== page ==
This is the report of a case of Rocky Mountain spotted fever, with observations made at autopsy, which is of unusual interest with regard to (1) mode of infection, (2) character and distribution of the rash, (3) lateness of appearance of the rash and (4) jaundice.
REPORT OF CASE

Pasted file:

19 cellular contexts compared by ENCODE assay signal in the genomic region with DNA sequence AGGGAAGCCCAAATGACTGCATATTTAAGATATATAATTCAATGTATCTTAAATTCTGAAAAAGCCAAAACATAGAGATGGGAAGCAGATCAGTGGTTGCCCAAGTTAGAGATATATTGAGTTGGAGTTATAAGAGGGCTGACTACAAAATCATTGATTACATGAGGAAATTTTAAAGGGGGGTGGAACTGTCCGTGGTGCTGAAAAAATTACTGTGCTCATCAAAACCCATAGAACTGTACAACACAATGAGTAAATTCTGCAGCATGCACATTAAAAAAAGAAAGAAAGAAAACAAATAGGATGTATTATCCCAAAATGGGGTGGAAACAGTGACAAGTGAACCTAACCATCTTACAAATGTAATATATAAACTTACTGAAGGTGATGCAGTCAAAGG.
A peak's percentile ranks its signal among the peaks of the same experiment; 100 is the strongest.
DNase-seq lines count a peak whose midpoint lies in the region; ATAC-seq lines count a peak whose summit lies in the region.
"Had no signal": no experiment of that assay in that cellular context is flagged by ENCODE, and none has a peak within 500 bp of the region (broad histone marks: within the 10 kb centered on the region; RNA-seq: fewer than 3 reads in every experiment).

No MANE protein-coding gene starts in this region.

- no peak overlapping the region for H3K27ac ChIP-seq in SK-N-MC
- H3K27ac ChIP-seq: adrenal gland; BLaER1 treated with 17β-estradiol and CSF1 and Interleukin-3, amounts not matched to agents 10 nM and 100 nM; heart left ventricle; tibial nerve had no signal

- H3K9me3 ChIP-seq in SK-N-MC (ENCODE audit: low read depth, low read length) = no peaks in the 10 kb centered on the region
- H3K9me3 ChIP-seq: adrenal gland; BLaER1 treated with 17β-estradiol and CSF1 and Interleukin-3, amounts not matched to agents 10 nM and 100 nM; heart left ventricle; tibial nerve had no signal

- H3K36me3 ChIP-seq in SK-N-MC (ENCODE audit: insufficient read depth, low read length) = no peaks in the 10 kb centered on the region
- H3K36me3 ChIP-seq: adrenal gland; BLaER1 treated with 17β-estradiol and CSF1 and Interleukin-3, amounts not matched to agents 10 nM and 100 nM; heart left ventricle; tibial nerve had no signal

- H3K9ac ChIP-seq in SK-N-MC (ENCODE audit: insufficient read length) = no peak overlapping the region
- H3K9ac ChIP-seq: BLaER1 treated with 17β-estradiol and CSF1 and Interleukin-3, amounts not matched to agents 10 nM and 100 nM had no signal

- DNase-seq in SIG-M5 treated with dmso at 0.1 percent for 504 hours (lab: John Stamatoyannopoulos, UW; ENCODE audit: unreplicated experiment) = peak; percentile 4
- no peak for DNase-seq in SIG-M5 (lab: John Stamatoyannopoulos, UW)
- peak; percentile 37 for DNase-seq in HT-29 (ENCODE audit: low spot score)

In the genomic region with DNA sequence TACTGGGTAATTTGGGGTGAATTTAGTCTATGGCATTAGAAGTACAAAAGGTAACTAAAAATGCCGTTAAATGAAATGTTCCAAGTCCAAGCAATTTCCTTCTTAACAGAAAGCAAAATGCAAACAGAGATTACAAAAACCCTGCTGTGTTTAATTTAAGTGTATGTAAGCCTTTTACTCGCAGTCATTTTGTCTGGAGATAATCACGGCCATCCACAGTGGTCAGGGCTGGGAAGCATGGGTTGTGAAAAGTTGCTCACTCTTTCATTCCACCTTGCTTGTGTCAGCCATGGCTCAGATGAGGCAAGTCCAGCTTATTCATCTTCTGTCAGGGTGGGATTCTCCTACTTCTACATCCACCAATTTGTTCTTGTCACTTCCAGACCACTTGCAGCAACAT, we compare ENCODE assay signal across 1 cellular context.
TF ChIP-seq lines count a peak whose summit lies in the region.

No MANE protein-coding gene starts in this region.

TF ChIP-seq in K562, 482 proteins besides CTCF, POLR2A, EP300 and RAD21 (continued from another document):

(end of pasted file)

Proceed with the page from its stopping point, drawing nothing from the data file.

M. F., aged 23, a white, married, unemployed American woman, admitted to Emergency Hospital June 7, 1938, complained of headache, chills and fever of four days' duration. She had been perfectly well until the afternoon of June 4, when she was taken with severe frontal headache and burning of the eyes. Shortly thereafter aching in her chest and legs and a slight cough developed. During the night she had a shaking chill followed by a rise in temperature and a drenching sweat. These symptoms continued, and the day before admission a decrease in auditory acuity, without earache, developed. The